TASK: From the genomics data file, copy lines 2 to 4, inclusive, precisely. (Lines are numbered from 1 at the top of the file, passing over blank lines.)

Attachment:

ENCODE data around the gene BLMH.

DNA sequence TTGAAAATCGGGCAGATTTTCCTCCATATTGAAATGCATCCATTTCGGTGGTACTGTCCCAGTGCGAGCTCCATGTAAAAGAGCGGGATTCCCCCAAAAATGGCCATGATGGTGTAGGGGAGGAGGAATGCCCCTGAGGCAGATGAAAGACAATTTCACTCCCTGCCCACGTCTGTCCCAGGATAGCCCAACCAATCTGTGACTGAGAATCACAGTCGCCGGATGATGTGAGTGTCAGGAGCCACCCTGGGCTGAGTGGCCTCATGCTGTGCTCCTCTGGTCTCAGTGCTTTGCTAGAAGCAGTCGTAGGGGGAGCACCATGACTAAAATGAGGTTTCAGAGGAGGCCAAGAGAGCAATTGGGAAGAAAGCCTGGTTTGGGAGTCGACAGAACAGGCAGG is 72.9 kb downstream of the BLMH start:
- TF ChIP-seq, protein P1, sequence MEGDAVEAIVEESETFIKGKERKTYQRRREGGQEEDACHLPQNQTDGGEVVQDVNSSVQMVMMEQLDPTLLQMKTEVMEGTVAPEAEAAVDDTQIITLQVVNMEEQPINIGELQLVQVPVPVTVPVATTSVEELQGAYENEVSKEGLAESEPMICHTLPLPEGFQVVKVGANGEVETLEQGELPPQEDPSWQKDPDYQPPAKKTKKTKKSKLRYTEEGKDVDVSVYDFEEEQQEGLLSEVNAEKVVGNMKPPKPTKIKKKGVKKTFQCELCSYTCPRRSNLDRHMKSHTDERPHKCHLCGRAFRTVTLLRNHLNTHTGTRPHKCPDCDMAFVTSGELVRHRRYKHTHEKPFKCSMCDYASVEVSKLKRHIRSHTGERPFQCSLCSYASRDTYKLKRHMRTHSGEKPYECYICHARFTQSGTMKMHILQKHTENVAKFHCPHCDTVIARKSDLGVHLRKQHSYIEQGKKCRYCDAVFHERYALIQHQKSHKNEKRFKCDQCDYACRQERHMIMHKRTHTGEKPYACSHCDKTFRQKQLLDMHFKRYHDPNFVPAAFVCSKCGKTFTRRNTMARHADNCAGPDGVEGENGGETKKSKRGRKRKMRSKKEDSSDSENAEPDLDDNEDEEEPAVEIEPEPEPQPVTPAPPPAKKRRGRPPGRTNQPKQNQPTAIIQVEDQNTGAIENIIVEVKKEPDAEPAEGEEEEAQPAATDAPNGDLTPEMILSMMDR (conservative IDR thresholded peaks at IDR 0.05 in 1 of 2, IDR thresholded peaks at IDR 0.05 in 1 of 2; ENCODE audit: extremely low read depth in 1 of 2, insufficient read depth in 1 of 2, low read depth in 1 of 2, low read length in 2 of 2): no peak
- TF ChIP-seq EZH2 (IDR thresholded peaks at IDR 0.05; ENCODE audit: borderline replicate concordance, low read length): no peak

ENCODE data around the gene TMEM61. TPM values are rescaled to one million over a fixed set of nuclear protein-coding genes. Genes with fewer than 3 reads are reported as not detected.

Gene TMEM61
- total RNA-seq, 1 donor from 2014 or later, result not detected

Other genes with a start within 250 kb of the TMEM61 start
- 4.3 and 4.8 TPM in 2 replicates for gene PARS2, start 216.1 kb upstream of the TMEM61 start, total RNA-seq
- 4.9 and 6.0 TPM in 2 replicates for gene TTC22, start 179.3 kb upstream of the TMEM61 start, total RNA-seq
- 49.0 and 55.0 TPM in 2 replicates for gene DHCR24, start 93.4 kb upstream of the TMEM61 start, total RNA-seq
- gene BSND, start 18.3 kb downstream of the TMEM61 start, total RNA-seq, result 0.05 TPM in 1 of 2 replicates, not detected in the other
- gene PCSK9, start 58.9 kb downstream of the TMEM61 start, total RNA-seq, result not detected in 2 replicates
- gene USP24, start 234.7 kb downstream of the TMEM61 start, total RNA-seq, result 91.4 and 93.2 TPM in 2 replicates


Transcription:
DNA sequence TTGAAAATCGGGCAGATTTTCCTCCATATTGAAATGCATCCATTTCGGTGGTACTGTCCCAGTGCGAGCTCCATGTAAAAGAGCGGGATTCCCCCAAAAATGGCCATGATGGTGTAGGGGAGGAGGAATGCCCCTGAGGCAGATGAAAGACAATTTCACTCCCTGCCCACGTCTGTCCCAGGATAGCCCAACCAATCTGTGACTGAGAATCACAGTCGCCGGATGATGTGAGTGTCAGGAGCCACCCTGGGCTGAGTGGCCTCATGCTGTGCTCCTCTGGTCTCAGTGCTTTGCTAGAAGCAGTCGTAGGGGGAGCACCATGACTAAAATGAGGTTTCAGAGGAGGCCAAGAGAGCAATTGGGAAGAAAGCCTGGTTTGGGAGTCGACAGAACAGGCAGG is 72.9 kb downstream of the BLMH start:
- TF ChIP-seq, protein P1, sequence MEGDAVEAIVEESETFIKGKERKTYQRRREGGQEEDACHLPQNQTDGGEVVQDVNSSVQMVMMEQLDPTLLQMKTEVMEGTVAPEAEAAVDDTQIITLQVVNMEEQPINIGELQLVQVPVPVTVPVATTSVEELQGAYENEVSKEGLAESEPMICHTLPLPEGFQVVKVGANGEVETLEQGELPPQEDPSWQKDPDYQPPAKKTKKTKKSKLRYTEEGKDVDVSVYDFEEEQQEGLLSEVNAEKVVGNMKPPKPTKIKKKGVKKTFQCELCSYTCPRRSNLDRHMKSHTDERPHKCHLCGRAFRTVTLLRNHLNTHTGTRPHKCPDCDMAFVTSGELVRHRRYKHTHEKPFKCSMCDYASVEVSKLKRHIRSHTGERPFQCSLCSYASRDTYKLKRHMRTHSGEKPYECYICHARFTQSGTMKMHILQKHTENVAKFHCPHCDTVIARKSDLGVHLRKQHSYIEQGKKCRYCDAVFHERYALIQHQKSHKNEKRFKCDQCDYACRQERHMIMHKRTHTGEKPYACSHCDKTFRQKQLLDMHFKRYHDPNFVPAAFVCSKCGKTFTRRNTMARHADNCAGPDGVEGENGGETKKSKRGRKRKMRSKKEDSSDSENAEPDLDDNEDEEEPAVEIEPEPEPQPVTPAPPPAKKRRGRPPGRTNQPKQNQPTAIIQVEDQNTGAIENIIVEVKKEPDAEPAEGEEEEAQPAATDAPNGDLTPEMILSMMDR (conservative IDR thresholded peaks at IDR 0.05 in 1 of 2, IDR thresholded peaks at IDR 0.05 in 1 of 2; ENCODE audit: extremely low read depth in 1 of 2, insufficient read depth in 1 of 2, low read depth in 1 of 2, low read length in 2 of 2): no peak
- TF ChIP-seq EZH2 (IDR thresholded peaks at IDR 0.05; ENCODE audit: borderline replicate concordance, low read length): no peak